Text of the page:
Prather Pediatric and Allergy Center - Ask Doctor Brent

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Title: Problems with the Sun - Two Worrisome Skin Conditions

Category: Child Care


Is sun exposure an important factor to keep in mind when it concerns our children? The American Academy of Pediatrics feels it most definitely is. Even though only fifteen malignant melanomas occur per year in children under ten years old in the United States, the ongoing sun exposure that our children receive over time makes them more likely to have melanoma in later life. A few years ago my 8 year old daughter contracted melanoma and, fortunately, it was caught early enough to be cured by a large biopsy. This proved to me how any child can develop melanoma at any time. Congenital nevi, which are simple moles, can change to melanoma because of prolonged exposure to sun, usually over 30, 40 or even 50 years. We would all do our children a great service by teaching them to protect their skin while in their childhood as well as into their adulthood to prevent this dreaded disease later in life.

The incidence of melanoma has increased 340% in the southeastern United States, largely due to the attitude of people "needing to look tanned to feel healthy". In other words, people thinking they always have to look tanned. The American Academy of Pediatrics and the American Academy of Dermatology are actively involved in trying to change people's attitudes in regard to tanning. This includes not only sun tanning in the regular sunlight, which is full of ultraviolet light, but also tanning under special sun lamps in tanning studios. Simple use of an effective sunscreen, (the higher number the better) goes a long way toward decreasing this risk. This is especially important in high risk groups which include the fair-haired, blue-eyed individuals.

Besides the increase in malignant melanoma, dermatologists have also seen a great increase in basal cell and squamous cell carcinomas. These are also thought to be related to increased tanning because of the western idea of always looking tanned.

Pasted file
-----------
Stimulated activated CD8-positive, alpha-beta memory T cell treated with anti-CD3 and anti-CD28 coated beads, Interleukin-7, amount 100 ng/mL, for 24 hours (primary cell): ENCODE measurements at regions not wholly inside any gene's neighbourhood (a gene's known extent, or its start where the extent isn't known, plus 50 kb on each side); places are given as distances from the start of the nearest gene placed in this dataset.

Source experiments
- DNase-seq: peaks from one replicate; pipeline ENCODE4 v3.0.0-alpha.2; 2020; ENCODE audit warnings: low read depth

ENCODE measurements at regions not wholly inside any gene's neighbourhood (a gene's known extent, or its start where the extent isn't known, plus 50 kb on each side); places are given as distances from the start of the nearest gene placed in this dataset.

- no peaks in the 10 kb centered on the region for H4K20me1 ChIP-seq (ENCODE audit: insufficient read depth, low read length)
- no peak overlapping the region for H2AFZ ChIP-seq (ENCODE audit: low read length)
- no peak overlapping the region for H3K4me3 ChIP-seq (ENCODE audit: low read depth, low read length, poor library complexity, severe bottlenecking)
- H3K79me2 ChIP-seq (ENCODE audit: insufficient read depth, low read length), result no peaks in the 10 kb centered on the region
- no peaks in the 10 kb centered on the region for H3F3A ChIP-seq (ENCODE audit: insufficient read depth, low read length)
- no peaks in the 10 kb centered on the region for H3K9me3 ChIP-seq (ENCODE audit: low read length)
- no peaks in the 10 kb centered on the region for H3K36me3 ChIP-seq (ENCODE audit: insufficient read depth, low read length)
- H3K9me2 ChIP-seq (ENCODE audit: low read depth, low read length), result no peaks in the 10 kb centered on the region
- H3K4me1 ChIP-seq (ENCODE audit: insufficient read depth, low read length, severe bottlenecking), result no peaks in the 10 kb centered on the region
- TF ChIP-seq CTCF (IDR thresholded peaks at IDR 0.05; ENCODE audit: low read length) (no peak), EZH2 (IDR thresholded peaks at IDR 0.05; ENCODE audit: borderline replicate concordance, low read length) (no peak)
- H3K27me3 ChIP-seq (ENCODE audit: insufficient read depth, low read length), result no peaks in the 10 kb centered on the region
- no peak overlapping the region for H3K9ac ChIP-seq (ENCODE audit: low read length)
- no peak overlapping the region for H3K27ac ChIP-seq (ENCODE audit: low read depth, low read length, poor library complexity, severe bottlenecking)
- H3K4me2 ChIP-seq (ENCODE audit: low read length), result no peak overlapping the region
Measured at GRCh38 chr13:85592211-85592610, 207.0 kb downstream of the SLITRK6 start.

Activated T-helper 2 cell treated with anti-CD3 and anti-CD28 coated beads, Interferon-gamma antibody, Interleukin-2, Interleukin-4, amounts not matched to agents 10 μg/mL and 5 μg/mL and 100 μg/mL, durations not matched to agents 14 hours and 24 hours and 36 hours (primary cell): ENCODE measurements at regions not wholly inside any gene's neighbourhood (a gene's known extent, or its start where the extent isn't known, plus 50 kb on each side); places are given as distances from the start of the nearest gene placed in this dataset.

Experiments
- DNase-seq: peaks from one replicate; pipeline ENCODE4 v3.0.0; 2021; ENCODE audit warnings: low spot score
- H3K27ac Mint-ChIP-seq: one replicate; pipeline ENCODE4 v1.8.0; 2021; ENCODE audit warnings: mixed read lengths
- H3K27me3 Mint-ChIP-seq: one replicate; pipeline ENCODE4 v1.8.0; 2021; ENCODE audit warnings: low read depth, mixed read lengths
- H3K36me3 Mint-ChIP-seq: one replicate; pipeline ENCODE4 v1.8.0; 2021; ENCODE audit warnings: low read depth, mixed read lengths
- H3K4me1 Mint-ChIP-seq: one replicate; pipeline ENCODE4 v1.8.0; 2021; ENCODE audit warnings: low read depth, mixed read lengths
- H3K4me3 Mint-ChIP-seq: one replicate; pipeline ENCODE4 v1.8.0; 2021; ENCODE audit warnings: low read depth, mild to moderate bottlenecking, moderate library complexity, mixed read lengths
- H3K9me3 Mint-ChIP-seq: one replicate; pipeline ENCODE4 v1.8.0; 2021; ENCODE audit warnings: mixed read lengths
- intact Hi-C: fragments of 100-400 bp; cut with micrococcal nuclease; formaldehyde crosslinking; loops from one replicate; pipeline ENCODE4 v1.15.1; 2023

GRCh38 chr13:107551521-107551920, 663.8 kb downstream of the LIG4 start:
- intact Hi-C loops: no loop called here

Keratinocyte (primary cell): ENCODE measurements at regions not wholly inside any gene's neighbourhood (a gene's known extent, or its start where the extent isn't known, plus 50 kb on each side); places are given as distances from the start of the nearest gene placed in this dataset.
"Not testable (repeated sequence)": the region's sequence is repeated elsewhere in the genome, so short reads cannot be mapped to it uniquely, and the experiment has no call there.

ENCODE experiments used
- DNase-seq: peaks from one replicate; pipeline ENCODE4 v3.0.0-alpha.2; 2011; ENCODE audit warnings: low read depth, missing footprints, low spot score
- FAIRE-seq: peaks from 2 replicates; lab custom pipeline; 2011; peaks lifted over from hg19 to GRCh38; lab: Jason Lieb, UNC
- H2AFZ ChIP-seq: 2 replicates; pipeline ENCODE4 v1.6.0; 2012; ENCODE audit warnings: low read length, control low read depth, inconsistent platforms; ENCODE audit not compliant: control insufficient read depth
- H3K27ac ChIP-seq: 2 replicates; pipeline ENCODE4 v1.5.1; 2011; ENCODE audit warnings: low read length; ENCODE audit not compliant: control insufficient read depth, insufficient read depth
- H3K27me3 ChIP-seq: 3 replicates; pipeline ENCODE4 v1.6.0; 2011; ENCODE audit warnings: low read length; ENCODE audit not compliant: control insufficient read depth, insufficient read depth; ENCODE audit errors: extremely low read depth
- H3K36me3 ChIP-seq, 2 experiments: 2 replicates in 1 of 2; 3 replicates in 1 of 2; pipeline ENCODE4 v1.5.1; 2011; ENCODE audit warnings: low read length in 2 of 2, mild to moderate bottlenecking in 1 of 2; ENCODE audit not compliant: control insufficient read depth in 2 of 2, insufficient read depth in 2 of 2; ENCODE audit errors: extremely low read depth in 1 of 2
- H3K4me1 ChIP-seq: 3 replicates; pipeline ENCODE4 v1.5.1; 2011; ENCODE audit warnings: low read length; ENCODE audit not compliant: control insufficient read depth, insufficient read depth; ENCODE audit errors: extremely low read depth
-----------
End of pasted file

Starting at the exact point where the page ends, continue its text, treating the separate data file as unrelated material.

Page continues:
There is a debate among both pediatricians and dermatologists as to whether or not to remove large congenital nevi (large brown moles) in children. Most feel the large ones should be removed and any moles greater than 6 millimeters (the size of a pencil eraser) should be either removed by biopsy or at least observed regularly by a dermatologist. If your children have any such moles, consult with your doctor and consider seeing a dermatologist, particularly if the color, texture, or size of the mole changes. Another skin condition which is totally different from melanoma, but which is also linked indirectly with the sun is vitiligo. Strangely enough, I have another child that has this disease. It is a skin disease of unknown etiology or cause. It involves a complete loss of pigment in the skin. Usually these involve spots which are relatively symmetric on both sides of the body. It can involve a few small spots on the trunk and extremities or it can involve large areas of the body and face. It does not appear to be genetic. Fifty percent of patients develop their areas of vitiligo before they are 20 years of age. There are therapies available for vitiligo, including Soralins and UV light and corticosteroid creams but they are not considered very effective and some are potentially dangerous. New research with small skin transplants seems to be encouraging. Cover makeup is probably the safest treatment and is certainly important in any child who has a disfiguring lesion on the face particularly if they are a dark skinned individual. Because vitiligo can rarely be associated with other organ diseases involving the eyes and blood system, a good checkup by your pediatrician and/or dermatologist is warranted. Children with vitiligo are best treated by covering their exposed white skin with sunscreens at all times and avoiding heavy sunlight exposure. Finally, just aging of the skin occurs at a more rapid rate through prolonged sun exposure. The bottom line I believe is to use common sense and enjoy the beautiful sun God blesses us with but not to overdo it. This is particularly important over a long period of time or you and your children may pay the consequences years later. Remember, start using sunscreen on your children as young as infancy and be aware of how much sun exposure they get throughout their childhood.